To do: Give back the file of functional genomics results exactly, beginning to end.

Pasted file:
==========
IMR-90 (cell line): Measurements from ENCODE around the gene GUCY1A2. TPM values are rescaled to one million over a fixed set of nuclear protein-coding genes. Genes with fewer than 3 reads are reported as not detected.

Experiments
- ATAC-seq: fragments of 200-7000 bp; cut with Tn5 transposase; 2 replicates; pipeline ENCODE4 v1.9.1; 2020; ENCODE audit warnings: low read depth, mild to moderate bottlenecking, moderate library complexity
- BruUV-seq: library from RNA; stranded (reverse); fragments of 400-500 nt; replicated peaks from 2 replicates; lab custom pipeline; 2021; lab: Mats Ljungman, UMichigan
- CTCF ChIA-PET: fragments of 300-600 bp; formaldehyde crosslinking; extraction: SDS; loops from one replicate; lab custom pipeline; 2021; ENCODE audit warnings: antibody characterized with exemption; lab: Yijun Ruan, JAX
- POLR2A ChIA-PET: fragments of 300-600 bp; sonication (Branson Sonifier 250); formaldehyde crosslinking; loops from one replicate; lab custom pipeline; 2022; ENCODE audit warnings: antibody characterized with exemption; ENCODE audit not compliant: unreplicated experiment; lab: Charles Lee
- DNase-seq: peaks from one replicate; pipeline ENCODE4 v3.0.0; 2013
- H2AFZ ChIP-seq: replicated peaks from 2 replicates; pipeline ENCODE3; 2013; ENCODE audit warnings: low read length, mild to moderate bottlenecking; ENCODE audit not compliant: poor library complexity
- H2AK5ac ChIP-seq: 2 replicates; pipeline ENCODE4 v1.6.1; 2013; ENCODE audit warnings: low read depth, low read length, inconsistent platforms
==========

IMR-90 (cell line): Measurements from ENCODE around the gene GUCY1A2. TPM values are rescaled to one million over a fixed set of nuclear protein-coding genes. Genes with fewer than 3 reads are reported as not detected.

Experiments
- ATAC-seq: fragments of 200-7000 bp; cut with Tn5 transposase; 2 replicates; pipeline ENCODE4 v1.9.1; 2020; ENCODE audit warnings: low read depth, mild to moderate bottlenecking, moderate library complexity
- BruUV-seq: library from RNA; stranded (reverse); fragments of 400-500 nt; replicated peaks from 2 replicates; lab custom pipeline; 2021; lab: Mats Ljungman, UMichigan
- CTCF ChIA-PET: fragments of 300-600 bp; formaldehyde crosslinking; extraction: SDS; loops from one replicate; lab custom pipeline; 2021; ENCODE audit warnings: antibody characterized with exemption; lab: Yijun Ruan, JAX
- POLR2A ChIA-PET: fragments of 300-600 bp; sonication (Branson Sonifier 250); formaldehyde crosslinking; loops from one replicate; lab custom pipeline; 2022; ENCODE audit warnings: antibody characterized with exemption; ENCODE audit not compliant: unreplicated experiment; lab: Charles Lee
- DNase-seq: peaks from one replicate; pipeline ENCODE4 v3.0.0; 2013
- H2AFZ ChIP-seq: replicated peaks from 2 replicates; pipeline ENCODE3; 2013; ENCODE audit warnings: low read length, mild to moderate bottlenecking; ENCODE audit not compliant: poor library complexity
- H2AK5ac ChIP-seq: 2 replicates; pipeline ENCODE4 v1.6.1; 2013; ENCODE audit warnings: low read depth, low read length, inconsistent platforms